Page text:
The most boring book in the world

I have discovered the most boring book in the world and it’s a bestseller.

I forced myself to read parts of it recently. It is expensive: 120 Euros and profitable for the publisher. It has 607 pages. Its style is perfectly adapted to make one fall asleep after reading a couple of paragraphs. But even here it fails. It is so heavy that as soon as sleep comes on, it falls to the floor, waking one up with a start. Awake again to read on!

The title of this book is OECD Transfer Pricing Guidelines for Multinational Enterprises and Tax Administrations, July 2017. You really don’t want to read it even if you know what ‘transfer pricing’ is.

And yet how can I write about it and not be boring myself. Mission impossible.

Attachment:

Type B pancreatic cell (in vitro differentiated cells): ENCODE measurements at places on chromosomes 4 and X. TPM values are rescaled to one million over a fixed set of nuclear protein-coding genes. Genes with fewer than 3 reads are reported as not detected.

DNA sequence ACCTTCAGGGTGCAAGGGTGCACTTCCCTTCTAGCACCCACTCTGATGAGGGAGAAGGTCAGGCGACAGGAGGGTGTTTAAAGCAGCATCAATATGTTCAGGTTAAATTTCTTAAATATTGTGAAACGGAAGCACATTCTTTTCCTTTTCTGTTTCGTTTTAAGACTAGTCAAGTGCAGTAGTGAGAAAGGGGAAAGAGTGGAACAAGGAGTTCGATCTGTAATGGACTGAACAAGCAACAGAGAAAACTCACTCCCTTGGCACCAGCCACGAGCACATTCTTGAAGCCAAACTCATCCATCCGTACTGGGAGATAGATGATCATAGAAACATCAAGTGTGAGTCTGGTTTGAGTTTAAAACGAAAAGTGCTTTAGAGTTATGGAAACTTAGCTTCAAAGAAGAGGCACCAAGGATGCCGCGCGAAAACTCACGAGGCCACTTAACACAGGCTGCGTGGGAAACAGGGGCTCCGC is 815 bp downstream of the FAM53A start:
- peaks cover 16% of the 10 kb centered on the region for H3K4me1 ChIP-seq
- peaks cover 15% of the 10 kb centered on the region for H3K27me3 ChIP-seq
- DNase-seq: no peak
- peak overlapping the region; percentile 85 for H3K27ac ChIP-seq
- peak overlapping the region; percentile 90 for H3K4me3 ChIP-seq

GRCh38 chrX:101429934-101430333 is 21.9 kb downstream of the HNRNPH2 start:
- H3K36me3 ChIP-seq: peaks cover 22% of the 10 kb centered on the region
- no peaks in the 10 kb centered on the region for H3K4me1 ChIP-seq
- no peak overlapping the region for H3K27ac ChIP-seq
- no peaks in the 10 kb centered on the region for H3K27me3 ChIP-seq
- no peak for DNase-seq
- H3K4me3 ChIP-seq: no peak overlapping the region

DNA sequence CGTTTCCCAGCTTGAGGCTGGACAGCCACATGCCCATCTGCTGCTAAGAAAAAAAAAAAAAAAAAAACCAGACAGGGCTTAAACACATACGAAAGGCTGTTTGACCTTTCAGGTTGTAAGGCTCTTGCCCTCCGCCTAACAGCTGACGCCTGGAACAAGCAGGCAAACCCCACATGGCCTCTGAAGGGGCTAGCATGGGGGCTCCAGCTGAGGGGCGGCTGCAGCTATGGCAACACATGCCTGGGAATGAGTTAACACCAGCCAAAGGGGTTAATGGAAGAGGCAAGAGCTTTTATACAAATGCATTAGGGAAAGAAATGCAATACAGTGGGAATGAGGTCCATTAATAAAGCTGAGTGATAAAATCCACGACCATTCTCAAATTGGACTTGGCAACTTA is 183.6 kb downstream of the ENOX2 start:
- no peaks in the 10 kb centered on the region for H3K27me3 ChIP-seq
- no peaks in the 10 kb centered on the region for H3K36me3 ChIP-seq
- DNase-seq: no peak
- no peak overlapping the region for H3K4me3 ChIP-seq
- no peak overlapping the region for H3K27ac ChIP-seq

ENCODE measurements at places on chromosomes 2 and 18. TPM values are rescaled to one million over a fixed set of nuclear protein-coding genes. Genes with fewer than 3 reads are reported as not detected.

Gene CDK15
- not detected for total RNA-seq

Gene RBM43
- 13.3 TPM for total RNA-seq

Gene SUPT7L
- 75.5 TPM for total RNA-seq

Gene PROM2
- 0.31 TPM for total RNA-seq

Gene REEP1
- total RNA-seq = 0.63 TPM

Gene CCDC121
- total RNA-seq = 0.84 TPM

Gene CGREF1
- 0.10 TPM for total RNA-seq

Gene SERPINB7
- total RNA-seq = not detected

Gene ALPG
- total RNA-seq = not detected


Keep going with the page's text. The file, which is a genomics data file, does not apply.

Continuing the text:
Let’s start with the title of Chapter 1: ‘The Arm’s Length Principle.’

This section has nothing to do with measuring the distance between the wrist and the shoulder of a human being. The term ‘length of an arm’ was shortened back in the 14th century to ‘arm’s length’, when it seems to have obtained an additional meaning, that of independence or lack of intimacy. So it has been around for more than 450 years.

The OECD then made it into a principle. They could have called it ‘The Principle of the Length of an Arm’ or ‘The Principle of the Weight of a Leg.’ But no, they chose the shortened version which, it is true, does sound better: ‘The Arm’s Length Principle.’ I think they thought that the non-literal meaning of independence was more relevant.

The OECD then takes all of Chapter 1 and over 60 pages to explain what this new principle is, as it applies to transfer pricing. How about that?  That fact alone tells you how boring this is going to be so I will stop here.